Now I know there are concerns about how much work this will take, whether it is ethical to ‘steal’ a pastor away from another church, and whether this would even work. But here’s the thing – if the pastor-leader of the church has, humanly speaking, a massive influence on the health of the church, wouldn’t time spent doing background work be wise? If the pastor belongs ultimately the Christ (and not to one specific church), then shouldn’t we be okay with at least inviting someone to consider serving at our local church? And if our current approach is barely yielding fruit, then wouldn’t we be willing to try something new?

For what it’s worth, I think this option is the most viable and the quickest fix out of all 3 options. My prayer is that churches who are searching for pastors right now will seriously consider this. Work out i) who are we as a church, ii) where do we want to go, iii) who do we think would be suitable to lead us there, and then iv) let’s go find and approach them! As a side note, this is actually the approach we used to engage our most recent pastor at GracePoint, and we’ve been really encouraged by how helpful and smooth this whole process was.

Option 3 – Researching with External Help

The last option is perhaps the most unfamiliar to us in Australia, but it’s actually been going on for decades in places like the United States. In countries like that, specific consulting firms like Vanderbloemen are set up to help churches find the right pastor.

This consulting process is actually really helpful because church consultants can help to identify some strengths, opportunities, and weaknesses of the church in a much more objective way, and they can then work to find a pastor who can complement or supplement each of these areas.

This is what I mean by researching with external help. What these firms usually do is they do the hard work of consulting with the church to work out i) who they are and ii) where they should go, and then they go out and do the hard work of finding and vetting potential candidates. This consulting process is actually really helpful because church consultants can help to identify some strengths, opportunities, and weaknesses of the church in a much more objective way, and they can then work to find a pastor who can complement or supplement each of these areas. These firms then go out and do the hard work of listening to sermons, watching the pastor in action, perhaps even interviewing people who know the pastor, and they then place a short list before the church so that the church conducts some interviews with sufficient information about the candidates. A lot of the guess work is taken out, which is far more helpful than just trying to shoot in the dark.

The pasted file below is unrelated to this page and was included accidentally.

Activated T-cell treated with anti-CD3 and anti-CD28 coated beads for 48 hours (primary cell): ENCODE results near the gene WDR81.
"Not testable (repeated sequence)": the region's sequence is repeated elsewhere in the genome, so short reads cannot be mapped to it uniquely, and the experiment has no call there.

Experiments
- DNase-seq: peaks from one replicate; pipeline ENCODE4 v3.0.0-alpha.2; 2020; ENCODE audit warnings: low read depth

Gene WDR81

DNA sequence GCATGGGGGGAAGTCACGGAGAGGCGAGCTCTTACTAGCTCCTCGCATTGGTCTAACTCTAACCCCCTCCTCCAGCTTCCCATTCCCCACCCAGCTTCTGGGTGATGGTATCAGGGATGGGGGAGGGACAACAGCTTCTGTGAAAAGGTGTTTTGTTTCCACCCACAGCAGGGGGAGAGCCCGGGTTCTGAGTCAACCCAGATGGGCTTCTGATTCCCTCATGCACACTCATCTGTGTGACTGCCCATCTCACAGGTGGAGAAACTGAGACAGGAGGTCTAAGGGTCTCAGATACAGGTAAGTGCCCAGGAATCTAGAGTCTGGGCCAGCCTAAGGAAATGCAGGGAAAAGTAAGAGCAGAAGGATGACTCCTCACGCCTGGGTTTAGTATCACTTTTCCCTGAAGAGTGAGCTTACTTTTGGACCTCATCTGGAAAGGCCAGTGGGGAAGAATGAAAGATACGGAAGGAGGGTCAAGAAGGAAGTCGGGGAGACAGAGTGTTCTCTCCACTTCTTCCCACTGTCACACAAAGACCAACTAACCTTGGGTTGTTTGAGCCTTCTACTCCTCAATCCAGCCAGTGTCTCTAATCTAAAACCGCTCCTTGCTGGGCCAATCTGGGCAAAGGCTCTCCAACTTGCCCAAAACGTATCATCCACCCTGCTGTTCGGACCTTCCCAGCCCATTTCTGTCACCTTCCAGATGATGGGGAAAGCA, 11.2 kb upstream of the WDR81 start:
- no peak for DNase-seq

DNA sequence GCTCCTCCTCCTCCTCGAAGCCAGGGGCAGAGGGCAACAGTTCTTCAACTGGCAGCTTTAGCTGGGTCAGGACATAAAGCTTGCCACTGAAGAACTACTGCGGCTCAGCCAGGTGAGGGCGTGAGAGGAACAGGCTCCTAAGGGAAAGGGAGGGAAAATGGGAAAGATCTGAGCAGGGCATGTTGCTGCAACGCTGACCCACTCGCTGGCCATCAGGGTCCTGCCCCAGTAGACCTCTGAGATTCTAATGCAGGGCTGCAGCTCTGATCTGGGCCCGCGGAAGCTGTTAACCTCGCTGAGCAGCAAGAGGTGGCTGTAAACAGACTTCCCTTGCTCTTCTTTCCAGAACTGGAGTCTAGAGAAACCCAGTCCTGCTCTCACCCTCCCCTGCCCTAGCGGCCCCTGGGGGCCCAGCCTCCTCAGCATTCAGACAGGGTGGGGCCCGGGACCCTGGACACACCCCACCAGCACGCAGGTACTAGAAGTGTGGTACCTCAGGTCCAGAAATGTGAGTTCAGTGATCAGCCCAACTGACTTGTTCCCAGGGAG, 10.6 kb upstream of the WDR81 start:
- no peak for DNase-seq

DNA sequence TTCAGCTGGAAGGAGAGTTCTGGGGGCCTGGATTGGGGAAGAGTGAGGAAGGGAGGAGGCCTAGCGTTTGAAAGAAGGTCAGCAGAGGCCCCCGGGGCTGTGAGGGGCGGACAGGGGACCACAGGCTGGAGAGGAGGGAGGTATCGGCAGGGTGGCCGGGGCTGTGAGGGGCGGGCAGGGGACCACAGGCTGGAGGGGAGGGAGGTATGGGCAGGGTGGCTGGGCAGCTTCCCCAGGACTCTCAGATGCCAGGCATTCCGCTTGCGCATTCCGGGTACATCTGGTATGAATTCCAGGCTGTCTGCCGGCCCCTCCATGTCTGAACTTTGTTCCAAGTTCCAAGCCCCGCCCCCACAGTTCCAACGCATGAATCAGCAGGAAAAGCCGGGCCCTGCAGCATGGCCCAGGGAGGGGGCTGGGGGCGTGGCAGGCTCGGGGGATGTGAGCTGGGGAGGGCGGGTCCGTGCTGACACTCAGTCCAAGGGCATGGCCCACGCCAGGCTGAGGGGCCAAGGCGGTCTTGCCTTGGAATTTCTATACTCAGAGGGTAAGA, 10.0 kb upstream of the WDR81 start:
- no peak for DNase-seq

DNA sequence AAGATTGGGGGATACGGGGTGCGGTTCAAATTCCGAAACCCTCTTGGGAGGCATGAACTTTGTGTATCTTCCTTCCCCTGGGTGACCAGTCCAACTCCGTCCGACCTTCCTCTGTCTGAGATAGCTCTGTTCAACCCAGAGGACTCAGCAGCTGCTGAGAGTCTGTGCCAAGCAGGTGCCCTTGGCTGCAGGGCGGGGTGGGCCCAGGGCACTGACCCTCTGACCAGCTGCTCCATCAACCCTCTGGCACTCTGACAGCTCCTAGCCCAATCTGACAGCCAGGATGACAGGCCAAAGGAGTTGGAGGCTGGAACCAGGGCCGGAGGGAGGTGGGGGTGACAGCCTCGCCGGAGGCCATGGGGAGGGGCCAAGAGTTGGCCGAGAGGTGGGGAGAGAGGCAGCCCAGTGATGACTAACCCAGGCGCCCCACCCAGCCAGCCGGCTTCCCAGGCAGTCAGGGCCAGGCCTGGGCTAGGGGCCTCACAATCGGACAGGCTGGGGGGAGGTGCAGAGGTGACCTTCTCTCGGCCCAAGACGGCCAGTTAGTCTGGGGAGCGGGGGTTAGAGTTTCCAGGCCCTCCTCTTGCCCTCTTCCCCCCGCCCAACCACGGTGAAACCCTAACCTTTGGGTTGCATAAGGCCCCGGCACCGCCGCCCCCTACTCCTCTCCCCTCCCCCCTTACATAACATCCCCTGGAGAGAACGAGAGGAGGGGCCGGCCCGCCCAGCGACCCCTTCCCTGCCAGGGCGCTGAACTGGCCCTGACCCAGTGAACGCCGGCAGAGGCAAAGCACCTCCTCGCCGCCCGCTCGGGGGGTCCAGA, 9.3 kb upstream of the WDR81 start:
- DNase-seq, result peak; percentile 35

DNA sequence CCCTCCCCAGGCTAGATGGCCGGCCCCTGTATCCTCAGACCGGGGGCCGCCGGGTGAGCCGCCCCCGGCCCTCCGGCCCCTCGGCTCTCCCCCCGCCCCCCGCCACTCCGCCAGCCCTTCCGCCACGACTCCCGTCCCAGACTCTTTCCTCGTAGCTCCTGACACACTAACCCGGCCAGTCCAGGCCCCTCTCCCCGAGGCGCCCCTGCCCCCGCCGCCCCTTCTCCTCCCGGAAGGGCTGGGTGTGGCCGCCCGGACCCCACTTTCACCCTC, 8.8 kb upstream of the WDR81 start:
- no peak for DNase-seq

Of course, this is usually an expensive process and we don’t have many structures like these in Australia set up yet. But assuming they are set up, I think they would be a great service to local churches here. Why? Because as mentioned, option 2 is labour-intensive. And sometimes, lay members will self-profess to be in a bit of a blind in terms of how churches should run. The advantage of church consultants is that they have a variety of experience, they have the expertise, and they have the time. Again, it is not fool proof – none of these options are! But I think it is worth it.

Concluding Remarks

I haven’t tried to be exhaustive in my explanations above because I don’t want to over-assume your interest. But if you’d like to ask questions of clarification, I’d be more than happy to discuss them further.

What I’ve tried to do is just question the existing approach and ask: could there be better ways? The 3 options I’ve listed above have been tried and tested, and I think they are far more helpful than what we typically default to. It means harder work on the church’s end and far more investment. However, I believe the fruits will prove to outweigh the labour and frustrations that go into doing all this prep work.